General Electric’s Aircraft Nuclear Propulsion (ANP) Project began in 1951 at the facility in Evendale, Ohio. The ANP work was performed in a facility known as Air Force Plant 36, a 68-acre portion of the larger General Electric Aircraft Engine Plant (EPA, 2008). The ANP Project was terminated in 1961; however, the use of radioactive materials continued under other Atomic Energy Commission (AEC) contracts (Murphy, 1988, p. 9). In 1961, GE-Ohio continued as a prime contractor to the AEC for development of high-temperature fuel elements and reactor materials (Review, 1979, pdf p. 4). From 1961 through June 30, 1970, the AEC contract work occupied buildings C and D and certain other smaller auxiliary structures, under a use permit from the Air Force. Custody of the facilities was returned to the Air Force on June 30, 1970 (General Electric, 1974a).

Information available to NIOSH regarding the size of the radiological workforce at GE-Ohio is limited. In 1959, during the ANP Project, approximately 3000 people were employed on the ANP project, approximately 600 of which were scientific and engineering personnel (General Electric, 1974b, pdf pp. 11-13). Indications of radiological workforce size during the covered 1961-1970 period include the following:

An April 1961 newspaper article states: In practical terms [the cancellation of the ANP project] means that Evendale’s work force will be reduced from 2300 to 375 (POPSEE Sketches, 1991, pdf p. 7)

A July 2010 discussion with former GE-Ohio employees indicates that there were between 300 and 350 workers during the 1961 to 1970 time frame. (Outreach Meeting Minutes, 2010)

AEC operations at GE-Ohio during the Department of Energy (DOE) operations period from January 1, 1961 through June 30, 1970 included:

  • testing fuel element materials and high-temperature reactor materials (Rice, 1966, pdf p. 110);
  • testing the effects of radiation on refractory metals and alloys (Rice, 1966, pdf p. 110);
  • examining radiation effects in beryllium oxide (Rice, 1966, pdf p. 110);
  • examining fission product transport processes in reactor fuels (Rice, 1966, pdf p. 110);
  • testing the effects on clad uranium-oxide fuels in meltdown environments (Rice, 1966, pdf p. 110);
  • developing a process for densification of thoria (Herries, 1966, pdf p. 5); and
  • calcination of thorium-oxide in high-temperature furnaces (Rennich, 1965, pdf p. 53).

NIOSH has been unable to collect detailed data describing the processes or equipment associated with the operations listed above. Much of the operations and monitoring data obtained by NIOSH are relevant only to the ANP Project years at GE-Ohio, prior to the covered period under evaluation in this report. NIOSH data capture efforts also failed to produce detailed source term information related to DOE/AEC operations at GE-Ohio during the 1961-through-1970 period. Review of the available data indicates the onsite existence of thorium and fission product residues (Karl, 1969). The potential for uranium and thorium exposures is also evidenced by the inclusion of elemental uranium, enriched uranium, and thorium in the GE-Ohio bioassay program through the 1960s (Boback, 1965; General Electric, 1964; General Electric, 1967).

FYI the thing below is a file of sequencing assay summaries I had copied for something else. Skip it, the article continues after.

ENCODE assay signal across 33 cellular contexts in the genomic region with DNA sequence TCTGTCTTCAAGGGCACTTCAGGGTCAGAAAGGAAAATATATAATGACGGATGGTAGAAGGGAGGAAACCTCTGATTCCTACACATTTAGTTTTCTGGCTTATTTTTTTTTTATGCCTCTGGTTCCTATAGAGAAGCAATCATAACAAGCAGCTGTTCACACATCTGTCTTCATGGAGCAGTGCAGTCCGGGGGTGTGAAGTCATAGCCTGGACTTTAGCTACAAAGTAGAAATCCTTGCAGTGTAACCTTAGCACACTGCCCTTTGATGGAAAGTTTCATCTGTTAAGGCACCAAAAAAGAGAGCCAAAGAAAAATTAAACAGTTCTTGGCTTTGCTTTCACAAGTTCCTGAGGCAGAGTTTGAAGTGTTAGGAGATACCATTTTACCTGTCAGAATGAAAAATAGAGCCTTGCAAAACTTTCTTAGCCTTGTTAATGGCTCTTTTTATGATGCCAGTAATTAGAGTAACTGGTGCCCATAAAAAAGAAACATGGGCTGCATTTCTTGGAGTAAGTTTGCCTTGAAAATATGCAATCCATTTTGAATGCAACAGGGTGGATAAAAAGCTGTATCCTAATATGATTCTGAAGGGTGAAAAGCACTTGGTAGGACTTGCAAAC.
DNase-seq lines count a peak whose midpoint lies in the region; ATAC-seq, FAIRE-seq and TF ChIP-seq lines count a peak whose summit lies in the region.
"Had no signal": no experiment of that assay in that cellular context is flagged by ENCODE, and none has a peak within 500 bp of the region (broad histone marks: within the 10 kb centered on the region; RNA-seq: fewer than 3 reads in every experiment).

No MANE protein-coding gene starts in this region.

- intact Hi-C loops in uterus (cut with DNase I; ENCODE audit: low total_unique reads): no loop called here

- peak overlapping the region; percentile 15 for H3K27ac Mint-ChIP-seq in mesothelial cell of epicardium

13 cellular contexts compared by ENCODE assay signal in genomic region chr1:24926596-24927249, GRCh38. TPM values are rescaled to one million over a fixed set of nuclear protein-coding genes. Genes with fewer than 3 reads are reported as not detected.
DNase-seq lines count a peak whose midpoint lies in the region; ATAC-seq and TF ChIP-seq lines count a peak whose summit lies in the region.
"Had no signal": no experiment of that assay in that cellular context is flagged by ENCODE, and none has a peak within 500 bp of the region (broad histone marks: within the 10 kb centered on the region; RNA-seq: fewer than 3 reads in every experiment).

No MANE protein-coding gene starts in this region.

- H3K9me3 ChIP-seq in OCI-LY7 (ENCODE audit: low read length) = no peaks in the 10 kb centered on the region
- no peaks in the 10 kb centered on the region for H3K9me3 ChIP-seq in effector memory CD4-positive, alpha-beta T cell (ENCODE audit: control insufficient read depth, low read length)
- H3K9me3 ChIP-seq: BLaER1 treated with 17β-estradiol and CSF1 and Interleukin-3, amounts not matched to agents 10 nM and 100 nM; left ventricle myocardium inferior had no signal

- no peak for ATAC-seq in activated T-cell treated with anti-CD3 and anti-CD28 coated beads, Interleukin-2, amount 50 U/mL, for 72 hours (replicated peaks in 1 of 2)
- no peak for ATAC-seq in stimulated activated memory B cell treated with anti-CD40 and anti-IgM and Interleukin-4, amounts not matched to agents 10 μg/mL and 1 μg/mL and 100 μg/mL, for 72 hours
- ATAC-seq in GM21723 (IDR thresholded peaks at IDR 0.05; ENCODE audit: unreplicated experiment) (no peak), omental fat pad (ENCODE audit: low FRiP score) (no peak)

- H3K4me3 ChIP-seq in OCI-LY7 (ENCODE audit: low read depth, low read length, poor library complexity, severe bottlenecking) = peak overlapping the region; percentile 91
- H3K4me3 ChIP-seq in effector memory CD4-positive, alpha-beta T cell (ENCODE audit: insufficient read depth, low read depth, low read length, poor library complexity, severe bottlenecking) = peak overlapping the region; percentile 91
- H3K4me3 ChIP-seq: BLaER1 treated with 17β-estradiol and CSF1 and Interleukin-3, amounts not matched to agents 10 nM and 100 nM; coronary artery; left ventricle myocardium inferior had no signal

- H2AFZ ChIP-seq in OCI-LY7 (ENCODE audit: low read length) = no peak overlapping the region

Figure 4-1 provides an aerial photo of the General Electric Co. site in Evendale, Ohio, with the Air Force Plant No. 36 boundary delineated by the dashed line.


Figure 4-2 shows a more close-up drawing of the Air Force Plant No. 36 footprint.


Building C

Building C, measuring approximately 660 x 280 feet, was built circa 1941. In 1956, additional space was needed to support the ANP operations in Building D; 42% of Building C was allocated and henceforth called “C-West” (General Electric, 1984, pdf p. 9). Between 1961 and 1968, Building C-West was used for fuel element production in conjunction with AEC reactor development programs (General Electric, 1984, pdf p. 15). Beginning in 1967, Room 120 of Building C-West was used to calcine high-purity thoria (ThO 2) for the thermal breeder reactor program. By June 1984, Building C-West was decontaminated to levels below the contemporaneous NRC guideline levels for unrestricted use (General Electric, 1984, pdf p. 66).

Building D

Building D, measuring approximately 680 x 450 feet, was built in 1943 as an aluminum foundry (Review, 1979, pdf p. 11). In 1951, Building D was chosen as the operational laboratory building for the ANP operation (Review, 1979). The main Laboratory area is divided into six blocks of alternating rows of laboratories or rooms. Other support facilities were located west of the Laboratory area. A high bay area was located along the entire length of the north side of Building D. The east portion of the high bay in the Laboratory area housed the Radioactive Materials Laboratory (three hot cells), additional laboratories, central air conditioning and exhaust facilities, and the Nuclear Experimental Area (Thorium Inventory, 1973-1996, pdf p. 8). Sources of laboratory alpha contamination were natural uranium, depleted uranium, 93% enriched uranium, and natural thorium (Thorium Inventory, 1973-1996). Sources of beta-gamma contamination included fission products from irradiated uranium fuel elements in laboratory areas, such as the Radioactive Materials Laboratory; L4-8 (Metallurgical Warm Cell); and Ll-6/Ll-8 (Radiochemistry Warm Cell) (Thorium Inventory, 1973-1996). Decontamination of Building D was completed in 1987 (Thorium Inventory, 1973-1996, pdf p. 17; Hoffer, 1987; Murphy, 1988).

Radioactive Waste Storage Area

The Radioactive Waste Storage facilities were built in 1957 to upgrade the centralized storage and control of radioactive waste prior to shipment to an approved burial site (General Electric, 1986a, pdf p. 10). These facilities were located on the north end of Building D, and consisted of a fenced concrete storage pad on the west adjacent to a decontamination building in the middle, and a clean drum storage area east of the building (Murphy, 1988, pdf p. 17; General Electric, 1986a). The heated building was primarily used for storage of liquid wastes. The west pad was an open area for storage of 55-gallon drums filled with contaminated wastes. On a few occasions (dates unknown to NIOSH), the concrete floor inside the building was contaminated by thorium liquid leakage from the drums (General Electric, 1986a). Decontamination of the Radioactive Waste Storage Area was completed in 1986 (General Electric, 1986a).


NIOSH Special Exposure Cohort (SEC) Petition Evaluation Reports
Petition 161 (Jan 1, 1961 to Jun 30, 1970)
SEC Petition Evaluation Report, Petition SEC-00161, Rev #: 1
Report Submittal Date: April 28, 2011

SEC Petition Evaluation Report, Petition SEC-00161, Rev #: 0
Report Submittal Date: January 20, 2010